VERMONT WORKERS’ COMPENSATION UPDATE JULY TO SEPTEMBER 2018

by: Keith J. Kasper

VERMONT SUPREME COURT DECISION

Martel v. Connor Contracting Inc., 2018 VT 107 (Oct 12, 2018)(AJ Carroll)
Return to the Kittell specific intent to injure standard for exclusion to exclusivity doctrine for WC Act. Claimant falls off roof alleges substantial certainty of injury when Supervisor allegedly takes safety device off job site to use on another job site. “We hold that under Vermont law, an injured employee must show specific intent to injure. Exclusivity protections extend to co-employees and owner of company as “the duty to provide a safe workplace is a non-delegable corporate duty and the presence or absence of the [safety device] is part of the safe workplace equation.” Robinson and Reiber concur in mandate but argue that given the facts of the case it is “unnecessary … to readopt the specific-intent standard set forth in Kittell v. Vermont Weatherboard, Inc., 138 Vt. 439, 417 A.2d 926 (1980).”

DEPARTMENT OF LABOR DECISIONS

Samson v. Central Vermont Medical Center, Opinion No. 11-18WC (July 5, 2018)(ALJ Phillips)
Claimant voluntarily terminated Vocational Rehabilitation benefits then tried to reopen them three weeks later to which the Defendant objected. “Because Claimant rescinded her prior request to terminate vocational rehabilitation services in a timely manner and with no resulting prejudice to Defendant, I conclude that she is entitled to resume” Vocational Rehabilitation benefits. [Note proposed VR Rules would allow Claimant to rescind prior closure request within 6 months of closure.]

Souligny v. PB&J Inc., Opinion No. 12-18WC (Aug. 24, 2018)(ALJ Brown)
Defendant’s motion for summary judgement as to unsupervised pool therapy denied. Unsupervised pool therapy found to be medical treatment despite the lack of “medical records.” “However, requiring records of exercise sessions to be in a particular form or from a particular source before considering them ‘medical treatment’ would conflate the questions of whether a given activity is treatment and whether a given treatment is reasonably documented.” Claimant’s treating physician remains involved in Claimant’s medical treatment and “[h]is records show that he repeatedly checked on her progress and tolerance of pool exercises, made specific recommendations concerning their frequency, and identified ‘self-directed pool therapy’ as a ‘long range goal.’”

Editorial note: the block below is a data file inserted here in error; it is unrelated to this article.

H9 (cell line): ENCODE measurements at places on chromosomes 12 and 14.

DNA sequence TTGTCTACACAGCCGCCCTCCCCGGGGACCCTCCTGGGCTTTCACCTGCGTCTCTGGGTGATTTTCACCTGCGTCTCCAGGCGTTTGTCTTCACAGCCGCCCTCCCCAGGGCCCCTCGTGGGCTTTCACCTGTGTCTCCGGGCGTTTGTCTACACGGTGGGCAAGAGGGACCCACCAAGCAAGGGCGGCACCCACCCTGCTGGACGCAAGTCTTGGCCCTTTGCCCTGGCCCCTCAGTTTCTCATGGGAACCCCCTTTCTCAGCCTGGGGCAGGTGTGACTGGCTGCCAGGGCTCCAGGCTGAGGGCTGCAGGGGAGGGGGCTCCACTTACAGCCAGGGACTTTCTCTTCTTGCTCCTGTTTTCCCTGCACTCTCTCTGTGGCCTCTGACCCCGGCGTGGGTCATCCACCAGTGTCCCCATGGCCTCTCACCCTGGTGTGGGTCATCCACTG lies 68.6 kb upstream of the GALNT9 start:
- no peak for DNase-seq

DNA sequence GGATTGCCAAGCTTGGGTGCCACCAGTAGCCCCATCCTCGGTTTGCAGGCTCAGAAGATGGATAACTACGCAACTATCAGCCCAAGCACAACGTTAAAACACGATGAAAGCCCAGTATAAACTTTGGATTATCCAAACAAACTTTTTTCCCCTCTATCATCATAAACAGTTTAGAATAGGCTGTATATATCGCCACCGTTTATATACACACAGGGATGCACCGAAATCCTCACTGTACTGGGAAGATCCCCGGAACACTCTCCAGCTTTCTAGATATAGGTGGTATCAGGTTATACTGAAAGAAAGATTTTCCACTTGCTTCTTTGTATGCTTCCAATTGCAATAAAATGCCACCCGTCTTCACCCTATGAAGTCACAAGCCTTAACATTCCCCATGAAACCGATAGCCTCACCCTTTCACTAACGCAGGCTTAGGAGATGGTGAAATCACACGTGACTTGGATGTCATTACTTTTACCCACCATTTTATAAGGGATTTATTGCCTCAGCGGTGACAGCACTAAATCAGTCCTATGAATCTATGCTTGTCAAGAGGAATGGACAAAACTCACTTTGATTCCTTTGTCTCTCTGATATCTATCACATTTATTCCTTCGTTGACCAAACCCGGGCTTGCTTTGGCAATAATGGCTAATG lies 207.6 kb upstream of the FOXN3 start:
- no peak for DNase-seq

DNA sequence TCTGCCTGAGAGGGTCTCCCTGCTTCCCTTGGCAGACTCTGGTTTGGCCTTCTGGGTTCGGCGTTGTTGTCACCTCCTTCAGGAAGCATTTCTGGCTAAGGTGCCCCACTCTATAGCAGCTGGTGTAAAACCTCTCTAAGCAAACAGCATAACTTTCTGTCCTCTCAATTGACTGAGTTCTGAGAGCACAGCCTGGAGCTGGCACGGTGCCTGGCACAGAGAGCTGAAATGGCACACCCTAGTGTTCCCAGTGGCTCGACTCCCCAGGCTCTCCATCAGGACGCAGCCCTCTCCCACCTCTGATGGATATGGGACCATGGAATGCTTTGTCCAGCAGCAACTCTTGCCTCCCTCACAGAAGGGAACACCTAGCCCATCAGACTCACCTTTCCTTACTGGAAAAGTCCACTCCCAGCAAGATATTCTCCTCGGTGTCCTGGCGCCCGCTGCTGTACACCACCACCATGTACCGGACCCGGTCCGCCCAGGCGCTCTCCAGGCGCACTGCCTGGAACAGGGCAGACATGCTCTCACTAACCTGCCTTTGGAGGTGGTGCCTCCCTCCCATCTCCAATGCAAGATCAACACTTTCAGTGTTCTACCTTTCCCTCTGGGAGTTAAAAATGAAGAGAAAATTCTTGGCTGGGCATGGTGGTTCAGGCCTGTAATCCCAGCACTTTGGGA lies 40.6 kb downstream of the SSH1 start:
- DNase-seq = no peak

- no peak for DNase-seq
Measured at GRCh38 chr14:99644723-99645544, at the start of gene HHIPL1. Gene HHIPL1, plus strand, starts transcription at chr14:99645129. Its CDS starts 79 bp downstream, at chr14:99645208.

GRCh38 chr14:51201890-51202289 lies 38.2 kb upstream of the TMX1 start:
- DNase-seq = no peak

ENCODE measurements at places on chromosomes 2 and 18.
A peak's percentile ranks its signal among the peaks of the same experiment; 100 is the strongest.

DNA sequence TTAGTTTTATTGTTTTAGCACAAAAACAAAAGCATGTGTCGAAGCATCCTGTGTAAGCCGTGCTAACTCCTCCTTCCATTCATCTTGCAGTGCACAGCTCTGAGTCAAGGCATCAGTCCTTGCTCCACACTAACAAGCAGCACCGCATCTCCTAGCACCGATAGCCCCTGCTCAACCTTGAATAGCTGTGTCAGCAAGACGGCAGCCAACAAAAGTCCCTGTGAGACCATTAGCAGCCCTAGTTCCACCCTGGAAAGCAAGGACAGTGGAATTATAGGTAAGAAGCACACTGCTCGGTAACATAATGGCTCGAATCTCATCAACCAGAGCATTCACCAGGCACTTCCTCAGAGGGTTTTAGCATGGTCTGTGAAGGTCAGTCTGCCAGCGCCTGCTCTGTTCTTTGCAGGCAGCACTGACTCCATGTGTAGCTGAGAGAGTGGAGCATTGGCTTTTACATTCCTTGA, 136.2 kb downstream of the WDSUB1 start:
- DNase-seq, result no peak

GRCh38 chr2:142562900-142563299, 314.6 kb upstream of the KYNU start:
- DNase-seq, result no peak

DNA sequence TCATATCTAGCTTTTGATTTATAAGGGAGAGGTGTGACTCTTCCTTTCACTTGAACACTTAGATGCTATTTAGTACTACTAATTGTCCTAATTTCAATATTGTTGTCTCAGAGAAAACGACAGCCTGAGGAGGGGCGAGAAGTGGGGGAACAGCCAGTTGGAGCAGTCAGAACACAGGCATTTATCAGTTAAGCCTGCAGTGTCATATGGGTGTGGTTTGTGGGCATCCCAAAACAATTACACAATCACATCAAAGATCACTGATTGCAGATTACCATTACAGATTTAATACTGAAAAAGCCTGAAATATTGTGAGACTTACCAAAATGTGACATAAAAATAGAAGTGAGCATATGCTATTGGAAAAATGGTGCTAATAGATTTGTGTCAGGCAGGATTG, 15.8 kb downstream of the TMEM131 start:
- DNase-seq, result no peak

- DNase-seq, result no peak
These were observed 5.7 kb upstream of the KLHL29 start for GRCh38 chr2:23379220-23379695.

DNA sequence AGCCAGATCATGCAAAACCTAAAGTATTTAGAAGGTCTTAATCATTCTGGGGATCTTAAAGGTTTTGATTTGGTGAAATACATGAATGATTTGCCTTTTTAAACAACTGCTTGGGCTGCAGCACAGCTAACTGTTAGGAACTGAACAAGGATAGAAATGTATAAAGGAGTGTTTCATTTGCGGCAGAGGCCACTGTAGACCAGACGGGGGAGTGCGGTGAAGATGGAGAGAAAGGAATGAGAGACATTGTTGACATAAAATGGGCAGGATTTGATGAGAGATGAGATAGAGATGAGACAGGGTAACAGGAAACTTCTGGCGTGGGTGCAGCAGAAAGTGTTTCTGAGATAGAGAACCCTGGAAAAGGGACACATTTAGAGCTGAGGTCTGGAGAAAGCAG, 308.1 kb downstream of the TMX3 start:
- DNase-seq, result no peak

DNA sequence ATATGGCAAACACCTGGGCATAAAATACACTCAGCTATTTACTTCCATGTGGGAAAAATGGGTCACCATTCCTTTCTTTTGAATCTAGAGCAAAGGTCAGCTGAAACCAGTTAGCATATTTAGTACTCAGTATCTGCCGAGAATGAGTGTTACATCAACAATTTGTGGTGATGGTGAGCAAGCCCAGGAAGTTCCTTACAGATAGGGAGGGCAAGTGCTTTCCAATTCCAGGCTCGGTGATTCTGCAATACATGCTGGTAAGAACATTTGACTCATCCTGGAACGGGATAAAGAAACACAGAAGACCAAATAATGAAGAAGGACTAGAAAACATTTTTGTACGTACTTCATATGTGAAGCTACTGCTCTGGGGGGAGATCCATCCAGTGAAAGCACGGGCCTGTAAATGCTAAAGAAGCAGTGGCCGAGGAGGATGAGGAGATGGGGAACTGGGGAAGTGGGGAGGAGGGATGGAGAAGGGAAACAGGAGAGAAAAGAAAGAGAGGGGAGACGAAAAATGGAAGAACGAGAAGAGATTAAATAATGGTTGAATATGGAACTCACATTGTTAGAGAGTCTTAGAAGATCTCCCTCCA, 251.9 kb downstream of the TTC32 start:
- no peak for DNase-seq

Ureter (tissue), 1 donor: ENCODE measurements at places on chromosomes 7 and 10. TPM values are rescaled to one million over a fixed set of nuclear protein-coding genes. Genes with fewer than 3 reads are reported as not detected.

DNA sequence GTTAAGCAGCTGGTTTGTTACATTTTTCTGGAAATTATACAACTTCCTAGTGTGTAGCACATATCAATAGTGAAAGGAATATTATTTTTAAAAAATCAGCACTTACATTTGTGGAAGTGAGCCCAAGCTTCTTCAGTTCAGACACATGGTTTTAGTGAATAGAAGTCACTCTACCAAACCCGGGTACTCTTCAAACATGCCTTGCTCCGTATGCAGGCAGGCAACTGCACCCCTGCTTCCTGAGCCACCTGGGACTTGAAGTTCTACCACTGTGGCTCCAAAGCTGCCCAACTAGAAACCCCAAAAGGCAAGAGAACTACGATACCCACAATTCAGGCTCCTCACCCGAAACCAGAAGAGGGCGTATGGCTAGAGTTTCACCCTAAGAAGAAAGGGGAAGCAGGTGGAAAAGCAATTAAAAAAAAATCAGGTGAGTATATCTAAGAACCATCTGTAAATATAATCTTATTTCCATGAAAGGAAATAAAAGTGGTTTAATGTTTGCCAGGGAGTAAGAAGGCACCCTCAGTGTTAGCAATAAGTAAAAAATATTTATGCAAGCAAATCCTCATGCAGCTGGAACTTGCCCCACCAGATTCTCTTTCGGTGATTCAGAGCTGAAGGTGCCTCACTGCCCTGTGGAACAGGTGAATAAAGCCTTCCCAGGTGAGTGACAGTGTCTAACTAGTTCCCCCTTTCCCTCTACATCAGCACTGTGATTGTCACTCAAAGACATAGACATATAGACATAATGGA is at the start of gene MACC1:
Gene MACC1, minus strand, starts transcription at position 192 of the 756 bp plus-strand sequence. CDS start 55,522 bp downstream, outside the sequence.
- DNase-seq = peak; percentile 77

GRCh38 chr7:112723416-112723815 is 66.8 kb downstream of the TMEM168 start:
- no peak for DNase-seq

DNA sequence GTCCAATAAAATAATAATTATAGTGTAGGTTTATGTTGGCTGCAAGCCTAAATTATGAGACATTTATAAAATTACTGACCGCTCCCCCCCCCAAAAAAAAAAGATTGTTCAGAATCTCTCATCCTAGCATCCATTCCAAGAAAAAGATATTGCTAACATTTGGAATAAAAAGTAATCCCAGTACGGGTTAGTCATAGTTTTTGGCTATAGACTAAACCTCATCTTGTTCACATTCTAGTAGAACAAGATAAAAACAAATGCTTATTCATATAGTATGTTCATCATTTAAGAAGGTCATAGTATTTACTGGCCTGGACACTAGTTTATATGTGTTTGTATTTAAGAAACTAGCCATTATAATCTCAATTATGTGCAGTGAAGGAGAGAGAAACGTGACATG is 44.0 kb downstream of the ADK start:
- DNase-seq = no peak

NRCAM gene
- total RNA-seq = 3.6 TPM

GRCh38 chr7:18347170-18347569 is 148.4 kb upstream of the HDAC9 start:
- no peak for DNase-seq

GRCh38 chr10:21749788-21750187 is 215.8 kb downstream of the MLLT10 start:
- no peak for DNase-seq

Deuso v. Shelburne Limestone Corp., Opinion No. 13-18WC (Sept 14, 2018)(ALJ Debernardi).
Denying Defendant’s motion for summary judgment on statute of limitations, intent to injure another, and termination for cause, but granted as to hernia claim for lack of supporting evidence. The intent to injury defense requires “an intent to injure not merely an intent to make physical contact, and second, a deliberate state of mind, rather than an impulsive one. Statute of limitations for tinnutus because “‘The time period does not begin to run until claimant, as a reasonable person, should recognize the nature, seriousness and compensable character of his injury or disease.” (Quoting Larsons).

Bergeron v. City of Burlington, Opinion No. 14-18WC( Oct. 15, 2018)(ALJ Brown)
Claimant starts treatment for mental injuries in May of 2016 and diagnosed with PTSD in March of 2017. In October of 2017 Claimant suffers a work-related back injury and files a claim for PTSD in January of 2018. On Defendant’s motion for summary judgment firefighter’s claim for PTSD governed by prior statute of unusual and extraordinary stress for similarly situated employees as Claimant discovered psychological injury and relationship to work prior to statute change on 7/1/17. Statutory amendment is substantive not procedural, thus applied prospectively not retroactively. Alternative theory that the portion of the statutory amendment giving a presumption of compensability for PTSD diagnosed within three years of injured employees last active date of employment means no claim can be made under the new statute for this presumption until 7/1/20.